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Voices from the Middle, Vol. 24, No. 2, December 2016

Table of Contents

Issue Theme: Who Are Middle Level Kids?

  • Calls for Manuscripts [FREE ACCESS]

  • Office Hours: Learning That Matters [FREE ACCESS]

    Sara Kajder and Shelbie Witte

  • LEADING THE CALL: How to Thrive in the Middle [FREE ACCESS]

    Nancie Atwell

    Abstract: Award-winning teacher-educator Nancie Atwell discusses classroom strategies that help students in this transitional age group become more engaged in their reading and writing. The most important factor: allowing them agency in choosing their topics.

    Keywords: Middle Level, Curriculum Reform, student choice

  • LEADING THE CALL: Creating Passionate Readers [FREE ACCESS]

    Pernille Ripp

    Abstract: Once we recognize the very powerful role teachers play in shaping a child’s identity, we can also recognize the immense power we have to help a child become, or remain, a reader. What we do right now may have ramifications far into their future. What we do today, the foundation we lay, may support not just their further academic pursuits, but even shape the children they may have someday and whether the next generation will be readers.

    Keywords: Middle Level, Reading Instruction, Curriculum Reform, reading curriculum

  • YA VOICES: We’re All Apes, After All: An Author’s-Eye View of the Middle School Classroom

    Eliot Schrefer

    Abstract: The two-time National Book Award finalist discusses the lessons he's learned over many classroom visits.

    Keywords: YA Literature

  • College and Career Readiness in Middle School: From George Costanza to Oprah Winfrey [FREE ACCESS]

    Jan Burkins, Kim Yaris, and Kathryn Hoffmann-Thompson

    Abstract: Trends toward joyless, anxiety-ridden learning environments are often attributed to the advent of the Common Core State Standards, which are commonly interpreted in ways that place great emphasis on presumably quantifiable aspects of instruction. Education is rife, however, with examples of children whose interests and talents—which later led to world-changing careers—were not supported by traditional classroom instruction. We find that middle school, when students’ quests for identity are on overdrive, is an optimal time to help students deeply explore the rich and diverse possibilities for futures that connect to the things that bring them joy. But, how might educators engage in this added layer of college and career thinking when supporting reading competency in middle school requires such tremendous resources?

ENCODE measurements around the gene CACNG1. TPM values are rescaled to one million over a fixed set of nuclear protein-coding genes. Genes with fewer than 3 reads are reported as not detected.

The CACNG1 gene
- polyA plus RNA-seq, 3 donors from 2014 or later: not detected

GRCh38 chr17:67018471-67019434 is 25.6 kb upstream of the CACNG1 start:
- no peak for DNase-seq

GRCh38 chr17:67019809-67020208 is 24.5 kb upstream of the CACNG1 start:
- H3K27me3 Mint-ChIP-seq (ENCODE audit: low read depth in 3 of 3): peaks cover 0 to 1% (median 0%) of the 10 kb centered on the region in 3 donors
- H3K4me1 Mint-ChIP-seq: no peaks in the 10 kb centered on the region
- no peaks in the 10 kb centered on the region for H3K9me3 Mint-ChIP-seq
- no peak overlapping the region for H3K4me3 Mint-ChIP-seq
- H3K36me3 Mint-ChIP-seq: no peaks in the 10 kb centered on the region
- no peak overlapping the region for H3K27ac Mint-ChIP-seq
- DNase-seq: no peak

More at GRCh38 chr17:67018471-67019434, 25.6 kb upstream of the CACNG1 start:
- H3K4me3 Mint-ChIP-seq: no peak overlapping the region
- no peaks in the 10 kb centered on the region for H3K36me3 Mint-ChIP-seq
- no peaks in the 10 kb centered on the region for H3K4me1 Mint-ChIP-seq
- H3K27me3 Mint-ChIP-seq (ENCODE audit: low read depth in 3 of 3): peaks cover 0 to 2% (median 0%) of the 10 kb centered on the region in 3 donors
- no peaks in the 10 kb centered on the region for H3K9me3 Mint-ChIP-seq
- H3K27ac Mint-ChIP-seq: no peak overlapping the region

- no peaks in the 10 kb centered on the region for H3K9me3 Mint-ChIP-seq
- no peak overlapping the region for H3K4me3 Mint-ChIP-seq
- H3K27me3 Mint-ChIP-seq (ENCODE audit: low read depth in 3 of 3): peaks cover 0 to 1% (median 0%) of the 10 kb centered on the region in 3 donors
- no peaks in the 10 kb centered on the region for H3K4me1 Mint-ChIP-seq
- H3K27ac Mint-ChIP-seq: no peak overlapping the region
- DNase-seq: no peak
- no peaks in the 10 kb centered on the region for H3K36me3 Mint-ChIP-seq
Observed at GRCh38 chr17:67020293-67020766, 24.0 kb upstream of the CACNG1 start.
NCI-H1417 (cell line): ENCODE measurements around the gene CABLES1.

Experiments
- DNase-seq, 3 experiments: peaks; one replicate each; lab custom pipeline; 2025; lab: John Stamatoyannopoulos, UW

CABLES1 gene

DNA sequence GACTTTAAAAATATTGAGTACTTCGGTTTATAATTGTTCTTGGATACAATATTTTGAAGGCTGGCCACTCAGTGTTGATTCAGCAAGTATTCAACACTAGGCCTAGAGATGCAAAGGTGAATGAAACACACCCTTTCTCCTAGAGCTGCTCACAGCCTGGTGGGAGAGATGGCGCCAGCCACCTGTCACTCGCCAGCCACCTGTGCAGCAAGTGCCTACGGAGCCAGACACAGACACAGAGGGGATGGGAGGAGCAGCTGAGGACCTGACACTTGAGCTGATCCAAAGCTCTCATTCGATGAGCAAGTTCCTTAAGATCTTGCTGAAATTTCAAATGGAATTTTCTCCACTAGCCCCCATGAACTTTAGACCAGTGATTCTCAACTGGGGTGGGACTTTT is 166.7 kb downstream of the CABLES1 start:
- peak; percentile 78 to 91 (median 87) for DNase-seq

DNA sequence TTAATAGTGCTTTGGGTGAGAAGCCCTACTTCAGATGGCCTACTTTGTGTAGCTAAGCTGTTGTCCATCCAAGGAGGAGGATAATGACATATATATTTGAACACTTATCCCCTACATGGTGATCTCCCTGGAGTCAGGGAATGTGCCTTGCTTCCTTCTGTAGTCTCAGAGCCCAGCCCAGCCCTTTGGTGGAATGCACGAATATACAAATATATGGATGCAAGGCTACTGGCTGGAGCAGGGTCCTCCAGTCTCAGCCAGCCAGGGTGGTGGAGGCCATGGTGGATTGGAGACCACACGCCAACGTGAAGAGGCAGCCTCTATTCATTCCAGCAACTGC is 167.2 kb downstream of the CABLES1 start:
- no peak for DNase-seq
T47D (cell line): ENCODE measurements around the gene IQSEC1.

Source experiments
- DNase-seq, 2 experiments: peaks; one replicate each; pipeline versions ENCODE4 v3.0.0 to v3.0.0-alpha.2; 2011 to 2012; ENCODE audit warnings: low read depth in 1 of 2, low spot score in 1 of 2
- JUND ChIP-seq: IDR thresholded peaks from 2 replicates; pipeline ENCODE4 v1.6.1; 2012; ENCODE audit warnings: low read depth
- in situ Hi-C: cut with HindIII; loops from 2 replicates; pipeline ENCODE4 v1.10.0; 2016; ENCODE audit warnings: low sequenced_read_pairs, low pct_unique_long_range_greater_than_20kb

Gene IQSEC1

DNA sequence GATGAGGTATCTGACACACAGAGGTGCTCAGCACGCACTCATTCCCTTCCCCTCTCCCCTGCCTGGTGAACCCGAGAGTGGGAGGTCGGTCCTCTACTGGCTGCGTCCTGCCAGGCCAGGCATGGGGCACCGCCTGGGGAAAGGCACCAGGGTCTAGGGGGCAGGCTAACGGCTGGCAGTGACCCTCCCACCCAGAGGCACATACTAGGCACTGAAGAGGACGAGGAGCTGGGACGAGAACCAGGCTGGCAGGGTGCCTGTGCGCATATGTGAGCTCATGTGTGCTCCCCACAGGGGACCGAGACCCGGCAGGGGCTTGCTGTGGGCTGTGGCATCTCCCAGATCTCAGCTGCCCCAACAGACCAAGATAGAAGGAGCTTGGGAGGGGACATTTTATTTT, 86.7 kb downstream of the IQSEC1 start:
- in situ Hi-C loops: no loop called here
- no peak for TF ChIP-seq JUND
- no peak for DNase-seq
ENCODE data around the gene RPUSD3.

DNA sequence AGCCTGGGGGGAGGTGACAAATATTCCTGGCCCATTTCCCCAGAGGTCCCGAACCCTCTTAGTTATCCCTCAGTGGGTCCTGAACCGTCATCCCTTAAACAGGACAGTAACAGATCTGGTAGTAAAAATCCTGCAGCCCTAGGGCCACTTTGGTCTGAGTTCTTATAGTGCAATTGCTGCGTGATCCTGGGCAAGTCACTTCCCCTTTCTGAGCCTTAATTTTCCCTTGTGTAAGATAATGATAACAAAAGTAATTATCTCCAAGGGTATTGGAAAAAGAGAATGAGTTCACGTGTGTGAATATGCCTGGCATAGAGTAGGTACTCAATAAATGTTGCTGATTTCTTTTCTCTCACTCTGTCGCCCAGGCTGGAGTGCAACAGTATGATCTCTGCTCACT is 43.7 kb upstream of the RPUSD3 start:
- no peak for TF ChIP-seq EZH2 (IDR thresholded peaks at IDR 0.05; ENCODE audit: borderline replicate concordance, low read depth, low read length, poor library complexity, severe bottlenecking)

Keywords: College- and Career-Readiness, student choice, reading curriculum

  • COLLABORATIVE VOICES: A Mindset for Learning from Others

    Franki Sibberson and Bill Bass

    Abstract: The authors discuss ways to create a culture of collaboration in daily, individual interactions in schools, and what it is that has given us license to think together and put aside our own biases and experiences that may get in the way of true understanding.

    Keywords: Teacher Collaboration

  • “Smarter Than We Give Them Credit For”: Assumptions and Disruptions in a Summer Reading Program [FREE ACCESS]

    Susan Groenke and Rachelle S. Savitz

    Abstract: Research supports the claim that teachers' assumptions about middle level readers can influence classroom practice, including how students are positioned for success—or marginalized—in the ELA classroom. Assumptions are part of teachers' larger belief systems, which can act as "mental parameters within which teachers conceptualize the teaching and learning process " (Donaghue, 2003). Researchers call on literacy teacher- educators to create spaces where such parameters are "disrupted," and teachers' assumptions about young readers become visible, leading to transformed understandings and actions. This article reports on such a space that was created in a summer reading program where secondary literacy  teachers' assumptions about middle level readers were disrupted when they worked with middle level "book buddies" around the youths' text choices

    Keywords: Reading Instruction, student choice, reading curriculum

  • STUDENT VOICES: “There’s Never Two of Anything”

    Linda Rief

    Abstract: In our rush for coverage and disciplinary focus, we have forgotten the students and forgotten the pleasure we take from a beautifully written piece of literature. Real learning is messy, takes time, and does not happen in solitary lessons defined by some number on a standards checklist. This issue's column discusses ways for students to engage with a piece of literature by seeing it through a lens that reflects their own lives.

    Keywords: Reading Instruction, student choice

  • Fostering Authentic Science Writing through Shared Inquiry

    Thomas McCann, Rebecca D’Angelo, Mary Greska, and Nancy Galas